Zack Snyder's Justice League

Zack Snyder's Justice League ★★★

the #ReleaseTheSnyderCut movement has been far and away the most entertaining cultural event of the last few years precisely because of its extraordinary ability to annoy and generally piss off people who have absolutely no sense of humor, desire to have fun, or appreciation of what a work of art can be regardless of "canon status". since we are still stuck inside though, there's been enough people "ironically" engaging with this four hour long movie that I feel like I have to make some caveats before I say anything good about it: I'm in complete agreement with the sentiment I see coming from a lot of places on the internet, here and elsewhere, that poptimism/vulgar auteurism for their own sakes are intellectual dead ends. I'm fully aware that I am engaging in shill behavior by slurping from this corporate trough and have no desire to walk into the party introducing myself as the guy who watches Clint Eastwood American Sniper all the time "but like, smartly." fuck Steven Mnuchin and fuck half the cast of this movie.
external context stuff aside, as much as you even can put external context stuff aside with a product as bonkers as this- my perspective, as someone who never saw the theatrical version, is viewing this as a sequel to Batman vs Superman, one of the most bizarre blockbusters of the post-9/11 era that, despite its overreach toward epic qualities, has managed to provoke more thought in my mind from various angles than pretty much all of the other current wave of superhero franchise output combined. so strictly in terms of what has come before, Justice League is fairly conventional. very little pseudo-philosophical Goyer-isms or overt real world political conflict. it's a plot about getting the band together, collecting the Dragon Balls, closing the portal, etc. what this and the four hour runtime allows the viewer to focus on is the broadly painted but subtly juxtaposed character arcs, and Snyder's big cg cartoon setpieces.
like any longtime reader of DC Comics, Snyder clearly has an investment in making puzzle pieces that don't and shouldn't fit together work in concert. this is where his character work really shines: outlining Aquaman and Wonder Woman as exiled royalty with contrasting relationships to their secret utopian civilizations, Batman and Superman as orphans whose mission to become idealized mythic protectors are doomed attempts to fix their stunted broken boy hearts, and Cyborg and The Flash as sons who just want to have real relationships with their fathers. Cyborg in particular is outstanding here, with Ray Fisher fully justifying the character's promotion from a Teen Titan for the first time (an inclusion which always seemed like Johns attempting to scotch tape over his mistake of reverting all the newer/more diverse versions of older characters into his whitebread childhood favorites). his origin and initial flexing of his powers, and subsequent growth into his decision of who to be and what to fight for is absolutely worth the time spent. it also definitely has a subtle Midnight Eye Goku reference which I of course noticed and greatly appreciated. The Flash by contrast is a lot more problematic. the film breezes by until you get to him, and then, ironicappropriately, runs into Ezra Miller like a brick wall. the noxious quippy tone he brings infects multiple scenes with completely disconnected characters after his introduction, and it's never really made up for unfortunately. it makes me think of that lady who had that book published about how tumblr furries somehow forced a backlash that caused Trump to get elected, and how it makes me feel like I could easily write the same book but about theater kids. mind you, I don't actually believe this, but Mr Wallflower here absolutely makes me feel like I could very easily write the book. "oh oops, oh I'm so awkward! oh oops! looks like I'm just quirky! oops I'm twee!" shut the fuck up!! literally everyone is awkward, we just have the dignity to be depressed about it instead of making weird squeaky noises all the time!! god. everyone is annoying. (I mean obviously he is most importantly an irl cannibal and not the cool kind either). if I wanted to really be diligent and make a crazy reach I could compare the theatrical version's scenes and say his demeanor and occasionally indifferent treatment by the rest of the characters in this version is Snyder doing a subtle dig at Whedon but more likely it's just an imprint left from old Josh's dirty work that couldn't be completely scrubbed out.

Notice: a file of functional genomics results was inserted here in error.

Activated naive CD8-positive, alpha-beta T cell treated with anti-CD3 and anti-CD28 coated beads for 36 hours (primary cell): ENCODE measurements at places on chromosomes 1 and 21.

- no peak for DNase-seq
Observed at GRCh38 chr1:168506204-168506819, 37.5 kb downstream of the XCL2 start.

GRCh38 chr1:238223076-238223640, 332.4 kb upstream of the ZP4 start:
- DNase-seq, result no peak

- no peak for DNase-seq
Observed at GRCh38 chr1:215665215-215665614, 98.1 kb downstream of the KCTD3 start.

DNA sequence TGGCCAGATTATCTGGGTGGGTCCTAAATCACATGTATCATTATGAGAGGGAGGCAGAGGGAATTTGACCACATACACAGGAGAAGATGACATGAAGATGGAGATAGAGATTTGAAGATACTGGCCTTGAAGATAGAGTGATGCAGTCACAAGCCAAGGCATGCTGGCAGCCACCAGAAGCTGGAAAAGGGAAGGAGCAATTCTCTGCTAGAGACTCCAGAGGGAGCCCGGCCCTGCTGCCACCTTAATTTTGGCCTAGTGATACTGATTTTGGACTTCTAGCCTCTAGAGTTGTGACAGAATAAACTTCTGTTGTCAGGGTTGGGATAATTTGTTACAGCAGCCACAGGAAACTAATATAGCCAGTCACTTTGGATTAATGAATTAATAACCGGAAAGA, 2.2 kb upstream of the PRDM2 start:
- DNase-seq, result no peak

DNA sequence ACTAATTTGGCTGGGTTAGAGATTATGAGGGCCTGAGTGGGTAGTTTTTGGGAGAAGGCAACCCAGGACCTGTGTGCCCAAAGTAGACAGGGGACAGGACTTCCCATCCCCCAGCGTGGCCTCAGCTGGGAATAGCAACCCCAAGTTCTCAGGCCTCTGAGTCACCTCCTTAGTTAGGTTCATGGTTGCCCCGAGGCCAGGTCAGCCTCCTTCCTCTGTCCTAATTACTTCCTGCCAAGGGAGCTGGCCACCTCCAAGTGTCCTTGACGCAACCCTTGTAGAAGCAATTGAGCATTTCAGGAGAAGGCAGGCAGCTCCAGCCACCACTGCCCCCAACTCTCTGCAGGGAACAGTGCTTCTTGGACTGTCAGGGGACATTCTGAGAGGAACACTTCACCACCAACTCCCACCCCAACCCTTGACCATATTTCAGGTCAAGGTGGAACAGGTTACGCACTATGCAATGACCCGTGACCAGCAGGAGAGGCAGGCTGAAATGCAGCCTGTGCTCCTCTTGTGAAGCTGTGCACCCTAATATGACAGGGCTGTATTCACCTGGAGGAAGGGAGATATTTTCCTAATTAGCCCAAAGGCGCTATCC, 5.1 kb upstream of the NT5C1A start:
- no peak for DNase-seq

but while The Flash as a character tends to stick out like a sore thumb next to the other Snyder figures (and almost made me turn off the movie upon first viewing), The Flash as a guy who runs in slomo fits perfectly with Snyder's action style and he's able to pull off a ton of really neat tricks with him.
and while ultimately all the fights are more in the style of BvS's weaker/more fantastical final third, the wisely vague and magma-drenched version of the Fourth World antagonists lends them enough weight as a threat that by the time you've reached the final raid on the videogame base you're in full Mountain Dew second wind hype mode.
of course the good guys win and are good, and of course the Knightmare epilogue is a promise for something more interesting that we'll never see followed up, but that's okay. Snyder is truly the only guy making these things who cares about translating the form of comics into film, the first one since Raimi. I'll always prefer Raimi because that's what I grew up with (and he's not a weird Joe Rogan guy), but I still wish Snyder the best on whatever he does next, and am very grateful we got to see his big dumb epic while we're all still stuck inside.

nintendo ded steph liked these reviews